Portland Music Month has come and gone, but there's actually one more music event left on the slate—and it's a real blowout. January's ice storm caused the cancellation of several PMM shows, including the two out of three nights of Portland's Folk Festival at McMenamins Crystal Ballroom. 

In what can only be described as a February Fakeout miracle, the fest's organizers Scott Gilmore and Sarah Vitort have rescheduled almost everyone from the canceled nights for a dual-stage Sunday lineup of folk and Americana music, using both the Crystal Ballroom and its downstairs bar Lola's Room to host more than 15 separate groups.

"There's been a lot of emails, a lot of texts," Gilmore told the Mercury, as he described re-booking the annual event. "I'm impressed by the flexibility and willingness of all parties, especially McMenamins—they've been nothing short of stellar."

The only performer who couldn't join the redo is Justin Farren. But the catchy California-based ALO came back, and most of the bill was built around local acts.

While the overall genre of the fest is Americana, Gilmore says he thinks Pacific Northwest Americana has acquired its own particular tone. "With artists like Shook Twins and Glitterfox, I believe we have a certain type of Pacific Northwest Americana that is really starting to thrive," he said. "We have the storytelling, but there's also a kind of perseverance—of getting through these gloomy seasons. We've got a little bit of the rain in our Americana music."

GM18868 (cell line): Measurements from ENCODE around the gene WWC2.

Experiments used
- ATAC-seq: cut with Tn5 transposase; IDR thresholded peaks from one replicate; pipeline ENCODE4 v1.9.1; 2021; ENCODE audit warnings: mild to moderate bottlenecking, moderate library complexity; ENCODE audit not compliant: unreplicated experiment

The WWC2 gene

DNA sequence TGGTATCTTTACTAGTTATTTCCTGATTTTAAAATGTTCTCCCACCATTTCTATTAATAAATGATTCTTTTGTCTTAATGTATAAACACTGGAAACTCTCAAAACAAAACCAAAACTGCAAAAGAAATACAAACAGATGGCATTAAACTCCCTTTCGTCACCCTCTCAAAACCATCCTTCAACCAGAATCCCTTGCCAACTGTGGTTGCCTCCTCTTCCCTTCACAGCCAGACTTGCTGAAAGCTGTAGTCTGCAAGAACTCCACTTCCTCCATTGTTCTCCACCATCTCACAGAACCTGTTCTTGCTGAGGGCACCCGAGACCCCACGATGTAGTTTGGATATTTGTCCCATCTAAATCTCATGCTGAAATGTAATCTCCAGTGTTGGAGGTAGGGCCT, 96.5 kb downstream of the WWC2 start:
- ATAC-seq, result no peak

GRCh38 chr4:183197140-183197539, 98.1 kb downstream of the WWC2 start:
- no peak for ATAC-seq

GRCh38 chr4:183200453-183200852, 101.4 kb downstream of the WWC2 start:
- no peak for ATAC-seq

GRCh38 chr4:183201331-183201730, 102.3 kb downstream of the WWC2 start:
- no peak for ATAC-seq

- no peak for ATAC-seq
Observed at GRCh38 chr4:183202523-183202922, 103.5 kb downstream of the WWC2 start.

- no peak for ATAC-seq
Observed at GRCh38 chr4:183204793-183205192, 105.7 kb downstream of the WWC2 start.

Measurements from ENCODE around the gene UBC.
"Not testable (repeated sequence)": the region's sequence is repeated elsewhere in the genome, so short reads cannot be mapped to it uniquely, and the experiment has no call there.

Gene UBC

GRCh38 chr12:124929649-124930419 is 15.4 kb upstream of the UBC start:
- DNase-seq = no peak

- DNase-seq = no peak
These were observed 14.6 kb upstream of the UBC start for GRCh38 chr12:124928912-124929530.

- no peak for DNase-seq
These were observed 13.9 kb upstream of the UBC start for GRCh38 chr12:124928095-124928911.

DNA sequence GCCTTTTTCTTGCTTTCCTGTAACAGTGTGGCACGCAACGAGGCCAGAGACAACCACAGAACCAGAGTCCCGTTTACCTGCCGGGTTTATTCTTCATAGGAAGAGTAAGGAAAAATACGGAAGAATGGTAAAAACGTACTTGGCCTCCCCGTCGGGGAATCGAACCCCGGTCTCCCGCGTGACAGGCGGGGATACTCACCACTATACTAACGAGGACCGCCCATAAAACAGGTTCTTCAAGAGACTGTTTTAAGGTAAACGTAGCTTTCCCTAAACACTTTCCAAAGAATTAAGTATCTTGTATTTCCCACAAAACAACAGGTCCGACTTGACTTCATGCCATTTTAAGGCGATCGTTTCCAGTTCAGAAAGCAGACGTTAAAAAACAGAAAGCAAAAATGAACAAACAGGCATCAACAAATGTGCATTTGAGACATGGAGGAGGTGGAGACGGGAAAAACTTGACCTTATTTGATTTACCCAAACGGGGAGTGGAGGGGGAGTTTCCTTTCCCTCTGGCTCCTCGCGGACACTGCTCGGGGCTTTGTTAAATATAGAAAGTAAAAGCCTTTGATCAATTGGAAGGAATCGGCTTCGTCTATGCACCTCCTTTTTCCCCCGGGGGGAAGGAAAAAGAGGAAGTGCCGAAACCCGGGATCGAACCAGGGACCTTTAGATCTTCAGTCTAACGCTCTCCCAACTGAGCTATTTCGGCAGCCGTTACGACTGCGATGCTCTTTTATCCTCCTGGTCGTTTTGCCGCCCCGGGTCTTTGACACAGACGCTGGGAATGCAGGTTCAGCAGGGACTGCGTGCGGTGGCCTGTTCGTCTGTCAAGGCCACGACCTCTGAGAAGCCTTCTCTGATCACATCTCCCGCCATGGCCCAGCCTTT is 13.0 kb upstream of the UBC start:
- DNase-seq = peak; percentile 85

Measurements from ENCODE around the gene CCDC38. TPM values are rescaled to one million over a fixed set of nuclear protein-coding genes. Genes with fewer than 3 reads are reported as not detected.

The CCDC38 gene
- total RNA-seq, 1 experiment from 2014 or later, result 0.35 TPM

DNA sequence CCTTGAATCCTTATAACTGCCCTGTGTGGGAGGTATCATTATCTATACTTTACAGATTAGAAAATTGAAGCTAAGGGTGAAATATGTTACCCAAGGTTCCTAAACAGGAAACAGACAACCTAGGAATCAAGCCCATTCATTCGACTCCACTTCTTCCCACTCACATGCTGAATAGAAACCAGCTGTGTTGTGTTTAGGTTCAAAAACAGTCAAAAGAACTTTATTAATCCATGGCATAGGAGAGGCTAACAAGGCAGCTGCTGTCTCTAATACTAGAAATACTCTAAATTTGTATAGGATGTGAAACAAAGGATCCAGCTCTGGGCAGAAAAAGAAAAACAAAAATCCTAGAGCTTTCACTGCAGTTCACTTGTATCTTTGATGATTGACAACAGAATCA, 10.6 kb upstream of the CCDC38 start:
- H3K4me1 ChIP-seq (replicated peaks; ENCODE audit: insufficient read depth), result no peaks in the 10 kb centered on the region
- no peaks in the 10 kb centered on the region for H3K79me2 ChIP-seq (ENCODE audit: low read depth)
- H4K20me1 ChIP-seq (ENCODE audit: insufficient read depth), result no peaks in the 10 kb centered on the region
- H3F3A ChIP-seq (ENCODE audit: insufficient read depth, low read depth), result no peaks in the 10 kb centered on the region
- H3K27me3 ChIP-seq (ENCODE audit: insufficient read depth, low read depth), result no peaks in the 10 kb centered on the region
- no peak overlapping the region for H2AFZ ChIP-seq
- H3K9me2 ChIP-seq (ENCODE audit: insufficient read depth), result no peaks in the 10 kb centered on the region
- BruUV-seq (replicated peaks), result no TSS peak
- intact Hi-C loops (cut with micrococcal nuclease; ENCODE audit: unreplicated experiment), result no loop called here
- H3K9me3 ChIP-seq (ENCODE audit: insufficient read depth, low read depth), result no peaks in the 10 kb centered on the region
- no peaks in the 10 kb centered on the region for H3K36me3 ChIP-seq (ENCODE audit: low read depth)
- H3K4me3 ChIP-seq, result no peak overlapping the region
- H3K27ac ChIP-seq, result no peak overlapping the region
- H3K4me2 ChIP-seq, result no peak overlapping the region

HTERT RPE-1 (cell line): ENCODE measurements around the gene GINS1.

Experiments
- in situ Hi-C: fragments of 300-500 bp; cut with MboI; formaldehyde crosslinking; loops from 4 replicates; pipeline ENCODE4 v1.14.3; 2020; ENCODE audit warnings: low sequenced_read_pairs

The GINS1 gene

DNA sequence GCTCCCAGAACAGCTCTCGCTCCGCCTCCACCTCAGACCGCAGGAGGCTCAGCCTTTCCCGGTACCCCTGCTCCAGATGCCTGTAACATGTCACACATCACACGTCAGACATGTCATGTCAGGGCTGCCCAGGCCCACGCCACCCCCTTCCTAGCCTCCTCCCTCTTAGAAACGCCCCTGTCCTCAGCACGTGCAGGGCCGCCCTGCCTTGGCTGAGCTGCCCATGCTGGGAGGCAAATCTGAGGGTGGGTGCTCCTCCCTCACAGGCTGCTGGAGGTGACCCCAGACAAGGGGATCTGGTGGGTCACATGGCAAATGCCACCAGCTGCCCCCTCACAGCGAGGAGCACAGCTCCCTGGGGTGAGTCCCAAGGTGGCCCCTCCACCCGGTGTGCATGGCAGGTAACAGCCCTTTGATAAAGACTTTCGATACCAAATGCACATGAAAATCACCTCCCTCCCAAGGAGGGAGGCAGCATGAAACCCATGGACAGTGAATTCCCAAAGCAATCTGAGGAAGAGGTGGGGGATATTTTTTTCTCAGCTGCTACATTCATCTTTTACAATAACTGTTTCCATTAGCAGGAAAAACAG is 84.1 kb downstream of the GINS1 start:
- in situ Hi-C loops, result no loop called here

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Gilmore told the Mercury that the idea for the fest began as a way for he and Vitort—who make up Americana duo Fox and Bones—to see their friends. "We hosted the first year to get 'em all together," he recalled. The first Portland's Folk Festival unfolded as a single magical night in 2018 at McMenamins White Eagle Saloon. The vibe was so nice they planned another one the following year.

Recapturing that feeling was a big reason to try to reschedule this year's festival, as was "keeping musicians paid and playing during these months. January and February can be a tough time for musicians as well," Gilmore explained. 

Folk Fest has turned into an umbrella for many causes—the $2 donation to Music Portland's Echo Fund that comes out of every ticket is just the beginning. The fest is holding a winter apparel drive (gloves and socks preferred) for All Good NW, a homeless services provider that operates a number of the city's Safe Rest Villages. Gilmore said that All Good NW will also receive the festival's proceeds. "I researched different local charities," he explained, "and I think you know that here in Portland we've had a crisis of families and individuals who are dealing with temporary houselessness. Particularly in these cold times, All Good NW has been setting up warming shelters to keep people off the streets in potentially life threatening conditions."

Portland's Folk Festival 2024 gives it another go at the Crystal Ballroom and Lola's Room, 1332 W Burnside, $35, tickets here, all ages